Double Down - A Blog

Aug 18, 2014 | Posted by Daniel Enrique Pérez

In their heyday, Tuscarora and Jarbidge had populations of approximately 4000 and 1500, respectively. Today, they each have less than 100 year-round residents. Whereas they at one time had enough residents to sustain schools and other vital services, they are now at risk of becoming ghost towns. And if it were not for the commitment and love that locals indefatigably demonstrate for these unincorporated communities in Elko County, Nevada, they would surely become specters of an era long past. Instead, they remain full of life and unique opportunities for engaging with others and nature.

I had the privilege of visiting these two areas for the first time in early August of this year. Tuscarora is approximately 50 miles northwest of Elko while Jarbidge sits 100 miles northeast;...

Aug 14, 2014 | Posted by Denny Hope

(Guest blogger Denny Hope was born and raised in Reno, and attended North Valleys High School. Currently attending TMCC, Denny is pursuing degrees in English and Communications.)

I can’t remember the first time I saw Robin Williams on screen. He was present in various movies of my childhood: Hook (1991); Aladdin (1992); Mrs. Doubtfire (1993); Jumanji (1995); Jack (1996); Flubber (1997). I can recall that by the time the latter was released I not only knew who Robin Williams was, but I knew that he was special.

I was 5.

I don’t know how I came to recognize an actor as ‘great’ before I could spell the word recognize……or actor…..or great, but it happened. Maybe my parents pointed at the screen and told me...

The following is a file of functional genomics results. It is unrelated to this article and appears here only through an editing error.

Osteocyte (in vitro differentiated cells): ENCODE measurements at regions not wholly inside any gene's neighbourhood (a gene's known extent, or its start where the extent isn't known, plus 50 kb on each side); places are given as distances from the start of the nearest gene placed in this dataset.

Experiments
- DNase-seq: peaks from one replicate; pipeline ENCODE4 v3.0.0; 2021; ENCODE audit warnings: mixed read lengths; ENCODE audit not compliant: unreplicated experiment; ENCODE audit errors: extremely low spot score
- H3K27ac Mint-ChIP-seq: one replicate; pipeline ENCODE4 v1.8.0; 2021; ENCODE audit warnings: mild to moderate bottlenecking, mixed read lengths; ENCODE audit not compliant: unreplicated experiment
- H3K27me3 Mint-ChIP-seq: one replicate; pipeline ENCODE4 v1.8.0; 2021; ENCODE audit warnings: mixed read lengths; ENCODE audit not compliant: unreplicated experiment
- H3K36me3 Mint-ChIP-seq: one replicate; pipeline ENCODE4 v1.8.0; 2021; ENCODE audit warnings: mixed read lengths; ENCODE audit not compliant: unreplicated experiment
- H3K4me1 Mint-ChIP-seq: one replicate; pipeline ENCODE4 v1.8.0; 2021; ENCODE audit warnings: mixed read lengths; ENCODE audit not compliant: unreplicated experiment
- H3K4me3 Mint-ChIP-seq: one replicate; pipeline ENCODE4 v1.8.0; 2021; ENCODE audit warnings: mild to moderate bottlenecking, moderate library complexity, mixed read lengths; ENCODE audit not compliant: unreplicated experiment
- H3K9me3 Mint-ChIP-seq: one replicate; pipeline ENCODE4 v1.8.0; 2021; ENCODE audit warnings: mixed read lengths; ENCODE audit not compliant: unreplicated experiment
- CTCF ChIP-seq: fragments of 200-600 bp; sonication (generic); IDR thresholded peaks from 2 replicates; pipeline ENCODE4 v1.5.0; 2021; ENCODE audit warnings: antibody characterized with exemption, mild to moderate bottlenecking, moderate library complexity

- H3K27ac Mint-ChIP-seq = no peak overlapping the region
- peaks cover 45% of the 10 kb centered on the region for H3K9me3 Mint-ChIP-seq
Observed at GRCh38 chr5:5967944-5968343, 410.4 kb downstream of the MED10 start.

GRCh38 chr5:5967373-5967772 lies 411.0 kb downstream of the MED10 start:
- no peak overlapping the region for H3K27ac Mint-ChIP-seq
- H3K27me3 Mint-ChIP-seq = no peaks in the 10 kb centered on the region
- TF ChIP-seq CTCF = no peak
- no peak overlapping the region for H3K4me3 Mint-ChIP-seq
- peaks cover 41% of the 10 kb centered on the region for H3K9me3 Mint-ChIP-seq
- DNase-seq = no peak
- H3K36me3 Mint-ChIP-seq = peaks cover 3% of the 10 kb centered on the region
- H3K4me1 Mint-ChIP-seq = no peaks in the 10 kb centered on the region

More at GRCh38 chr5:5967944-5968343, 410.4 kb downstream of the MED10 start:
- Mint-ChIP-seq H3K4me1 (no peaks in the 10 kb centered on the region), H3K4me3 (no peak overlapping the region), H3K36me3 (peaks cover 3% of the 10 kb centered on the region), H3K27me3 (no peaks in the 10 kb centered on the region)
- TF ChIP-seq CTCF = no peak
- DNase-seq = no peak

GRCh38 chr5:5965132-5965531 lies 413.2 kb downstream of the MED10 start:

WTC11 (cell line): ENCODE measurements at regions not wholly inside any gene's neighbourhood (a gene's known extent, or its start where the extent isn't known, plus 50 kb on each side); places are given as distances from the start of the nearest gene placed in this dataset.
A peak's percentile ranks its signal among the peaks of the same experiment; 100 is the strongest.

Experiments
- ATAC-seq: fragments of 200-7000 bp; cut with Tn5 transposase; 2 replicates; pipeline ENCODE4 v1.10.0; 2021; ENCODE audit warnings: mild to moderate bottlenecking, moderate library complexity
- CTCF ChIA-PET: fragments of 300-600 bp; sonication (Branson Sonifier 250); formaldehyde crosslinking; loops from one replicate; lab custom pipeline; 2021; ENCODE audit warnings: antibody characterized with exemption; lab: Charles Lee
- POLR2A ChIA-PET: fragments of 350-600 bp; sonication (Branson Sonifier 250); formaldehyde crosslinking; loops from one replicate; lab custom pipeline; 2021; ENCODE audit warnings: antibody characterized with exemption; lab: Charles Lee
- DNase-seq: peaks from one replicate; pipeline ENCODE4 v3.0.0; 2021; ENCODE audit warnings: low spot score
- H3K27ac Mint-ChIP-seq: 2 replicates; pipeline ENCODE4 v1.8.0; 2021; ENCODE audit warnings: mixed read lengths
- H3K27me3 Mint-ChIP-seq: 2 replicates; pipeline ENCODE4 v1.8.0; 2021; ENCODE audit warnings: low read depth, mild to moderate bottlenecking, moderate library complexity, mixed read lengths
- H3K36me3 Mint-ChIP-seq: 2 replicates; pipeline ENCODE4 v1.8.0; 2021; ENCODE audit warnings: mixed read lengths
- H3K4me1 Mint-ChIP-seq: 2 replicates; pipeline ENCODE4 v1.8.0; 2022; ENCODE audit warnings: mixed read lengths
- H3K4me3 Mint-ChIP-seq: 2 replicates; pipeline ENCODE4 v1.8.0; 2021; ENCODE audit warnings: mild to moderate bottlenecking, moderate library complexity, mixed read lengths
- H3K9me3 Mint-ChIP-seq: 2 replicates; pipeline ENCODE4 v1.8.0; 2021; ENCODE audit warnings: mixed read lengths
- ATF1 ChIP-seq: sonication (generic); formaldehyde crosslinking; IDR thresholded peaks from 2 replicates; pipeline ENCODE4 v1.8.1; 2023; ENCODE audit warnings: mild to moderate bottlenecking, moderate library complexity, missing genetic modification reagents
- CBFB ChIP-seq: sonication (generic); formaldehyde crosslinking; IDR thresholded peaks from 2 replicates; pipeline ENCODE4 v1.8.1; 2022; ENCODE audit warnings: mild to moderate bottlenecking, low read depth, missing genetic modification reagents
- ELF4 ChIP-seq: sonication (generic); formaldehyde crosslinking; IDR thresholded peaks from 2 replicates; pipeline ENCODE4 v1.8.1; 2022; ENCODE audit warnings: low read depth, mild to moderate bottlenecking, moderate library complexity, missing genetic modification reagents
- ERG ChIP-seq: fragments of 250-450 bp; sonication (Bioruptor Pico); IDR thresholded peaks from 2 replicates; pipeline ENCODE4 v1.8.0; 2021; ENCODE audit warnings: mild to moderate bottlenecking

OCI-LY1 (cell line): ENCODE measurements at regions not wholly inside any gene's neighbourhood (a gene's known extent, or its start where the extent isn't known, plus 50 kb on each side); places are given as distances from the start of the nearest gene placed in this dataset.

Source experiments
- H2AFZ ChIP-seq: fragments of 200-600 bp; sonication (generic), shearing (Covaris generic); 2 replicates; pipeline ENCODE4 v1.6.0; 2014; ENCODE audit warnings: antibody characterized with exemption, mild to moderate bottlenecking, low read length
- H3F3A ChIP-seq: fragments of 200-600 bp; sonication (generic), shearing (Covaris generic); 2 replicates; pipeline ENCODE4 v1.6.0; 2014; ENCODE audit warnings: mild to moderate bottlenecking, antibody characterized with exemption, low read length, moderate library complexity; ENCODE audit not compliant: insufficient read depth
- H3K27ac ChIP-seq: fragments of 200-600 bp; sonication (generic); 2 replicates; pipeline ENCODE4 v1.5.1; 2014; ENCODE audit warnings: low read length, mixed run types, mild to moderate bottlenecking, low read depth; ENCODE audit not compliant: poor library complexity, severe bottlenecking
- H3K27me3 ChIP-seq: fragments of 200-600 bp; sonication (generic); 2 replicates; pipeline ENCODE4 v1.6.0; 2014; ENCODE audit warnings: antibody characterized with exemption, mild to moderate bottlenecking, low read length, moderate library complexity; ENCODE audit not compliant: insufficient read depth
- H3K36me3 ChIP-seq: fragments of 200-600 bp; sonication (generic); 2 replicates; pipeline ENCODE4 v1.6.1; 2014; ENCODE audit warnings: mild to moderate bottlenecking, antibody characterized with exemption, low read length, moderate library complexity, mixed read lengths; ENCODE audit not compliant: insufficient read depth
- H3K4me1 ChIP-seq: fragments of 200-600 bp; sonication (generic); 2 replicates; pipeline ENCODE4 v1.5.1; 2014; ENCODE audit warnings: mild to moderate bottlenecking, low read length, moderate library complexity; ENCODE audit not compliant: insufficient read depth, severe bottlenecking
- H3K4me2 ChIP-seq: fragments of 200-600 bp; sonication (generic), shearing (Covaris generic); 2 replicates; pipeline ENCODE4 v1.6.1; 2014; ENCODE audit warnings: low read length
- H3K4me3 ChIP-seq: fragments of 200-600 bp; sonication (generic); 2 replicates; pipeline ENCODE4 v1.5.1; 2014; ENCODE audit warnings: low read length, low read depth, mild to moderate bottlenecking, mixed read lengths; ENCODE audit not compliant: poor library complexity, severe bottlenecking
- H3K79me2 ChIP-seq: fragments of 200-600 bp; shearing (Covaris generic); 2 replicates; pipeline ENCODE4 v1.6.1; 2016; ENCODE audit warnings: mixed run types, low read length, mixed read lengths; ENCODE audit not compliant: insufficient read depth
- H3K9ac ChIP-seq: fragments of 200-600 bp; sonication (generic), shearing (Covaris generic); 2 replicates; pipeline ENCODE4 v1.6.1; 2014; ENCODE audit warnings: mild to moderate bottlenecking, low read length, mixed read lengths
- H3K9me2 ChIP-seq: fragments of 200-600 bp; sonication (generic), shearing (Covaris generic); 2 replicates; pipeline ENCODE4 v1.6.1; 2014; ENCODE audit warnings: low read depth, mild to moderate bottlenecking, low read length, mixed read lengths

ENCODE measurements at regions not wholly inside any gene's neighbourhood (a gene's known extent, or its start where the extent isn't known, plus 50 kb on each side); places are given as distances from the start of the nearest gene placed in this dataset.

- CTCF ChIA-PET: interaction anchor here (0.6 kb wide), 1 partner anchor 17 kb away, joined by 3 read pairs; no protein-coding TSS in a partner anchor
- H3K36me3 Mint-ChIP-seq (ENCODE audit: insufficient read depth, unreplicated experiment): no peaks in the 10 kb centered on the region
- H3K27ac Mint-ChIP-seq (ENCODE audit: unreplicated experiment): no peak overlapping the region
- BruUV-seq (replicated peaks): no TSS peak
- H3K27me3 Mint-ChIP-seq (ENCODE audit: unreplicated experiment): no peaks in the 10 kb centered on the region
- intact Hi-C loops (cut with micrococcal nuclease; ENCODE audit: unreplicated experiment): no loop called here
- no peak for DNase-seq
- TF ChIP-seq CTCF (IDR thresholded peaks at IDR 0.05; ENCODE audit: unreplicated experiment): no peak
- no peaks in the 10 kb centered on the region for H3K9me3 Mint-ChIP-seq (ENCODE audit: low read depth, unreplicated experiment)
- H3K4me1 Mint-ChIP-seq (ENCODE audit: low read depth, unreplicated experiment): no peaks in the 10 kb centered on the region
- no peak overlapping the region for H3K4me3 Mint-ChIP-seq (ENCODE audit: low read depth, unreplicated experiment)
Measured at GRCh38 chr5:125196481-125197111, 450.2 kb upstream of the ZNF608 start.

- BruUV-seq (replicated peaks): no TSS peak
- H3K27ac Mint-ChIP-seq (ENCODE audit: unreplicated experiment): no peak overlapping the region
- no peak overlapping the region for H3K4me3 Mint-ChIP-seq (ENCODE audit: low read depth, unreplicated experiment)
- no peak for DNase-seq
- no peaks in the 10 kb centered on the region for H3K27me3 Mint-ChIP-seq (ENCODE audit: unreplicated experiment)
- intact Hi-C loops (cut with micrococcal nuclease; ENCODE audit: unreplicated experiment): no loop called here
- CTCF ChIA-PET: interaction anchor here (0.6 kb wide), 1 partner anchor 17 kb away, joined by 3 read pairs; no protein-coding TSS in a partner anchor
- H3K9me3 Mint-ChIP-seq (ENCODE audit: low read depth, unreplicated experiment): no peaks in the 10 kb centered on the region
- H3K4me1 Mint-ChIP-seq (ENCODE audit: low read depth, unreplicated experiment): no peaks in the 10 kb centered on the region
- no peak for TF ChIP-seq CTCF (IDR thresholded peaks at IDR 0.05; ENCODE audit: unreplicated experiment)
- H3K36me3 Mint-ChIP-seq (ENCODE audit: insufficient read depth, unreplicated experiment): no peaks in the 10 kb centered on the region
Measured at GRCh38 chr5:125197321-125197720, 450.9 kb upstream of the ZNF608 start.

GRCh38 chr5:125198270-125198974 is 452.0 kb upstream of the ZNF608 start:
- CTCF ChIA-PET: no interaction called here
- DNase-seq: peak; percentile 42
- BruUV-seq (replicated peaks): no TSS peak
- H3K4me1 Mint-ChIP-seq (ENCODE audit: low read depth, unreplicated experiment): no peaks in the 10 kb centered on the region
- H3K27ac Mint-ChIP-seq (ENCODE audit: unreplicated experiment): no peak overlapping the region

Aug 10, 2014 | Posted by Rachel Hopkin

This is my last blog as a Nevada Humanities staff member.  Friday was my final day with the organisation and on Saturday I started the 2000 mile plus drive from Las Vegas to Columbus, OH, where I’m due to embark on a PhD in Folklore in a couple of weeks.

Working for Nevada Humanities has been a privilege, as has being in Nevada.  I’ve lost count of the number of different places I’ve lived in as an adult but the Silver State definitely ranks among my favourites.

As a way of marking my moving on, I thought I’d make a list of the top five things I’m going to miss about living here.

In no particular order:

  1. THE SPRING MOUNTAIN RANGE:  Red Rock Canyon, Blue Diamond Hills, Lovell Canyon, Mount Charleston; these beautiful places - all so close to hand to my...
Aug 6, 2014 | Posted by Rachel Hopkin

Who would own an independent bookstore in this day and age?

Christine Kelly, that’s who. 

Christine is the owner of Sundance Books and Music in downtown Reno, the silver state’s largest independent bookstore. I was privileged to spend some time with this wonderful woman as she’s the focus of the latest edition of Nevada’s Hidden Stories (an occasional series that sheds light on the unique people, places, and communities that make Nevada the place we call home). 

To find out more about Christine’s journey to her role at the helm of Sundance, take a listen here:

...

Jul 22, 2014 | Posted by Nancy Cummings

My mother, Ruthe Deskin, a third generation Nevadan was born in Yerington, Nevada, once known as Pizen Switch. Through the years, she was fondly referred to by others as “the girl from Pizen Switch.” 

During her school years in Yerington, she served as the editor of the high school newspaper, and captain of the championship girls’ basketball team. Her best friend Mugs (Marjorie Guild Russell) nicknamed her Cutie which stuck throughout high school.

When she graduated from high school, her father moved the family into Reno as he was determined to have his children attend college.           

She graduated from UNR in 1937 with a degree...

Jun 11, 2014 | Posted by Rachel Hopkin

Photograph courtesy of Max Chapman, Reno Historical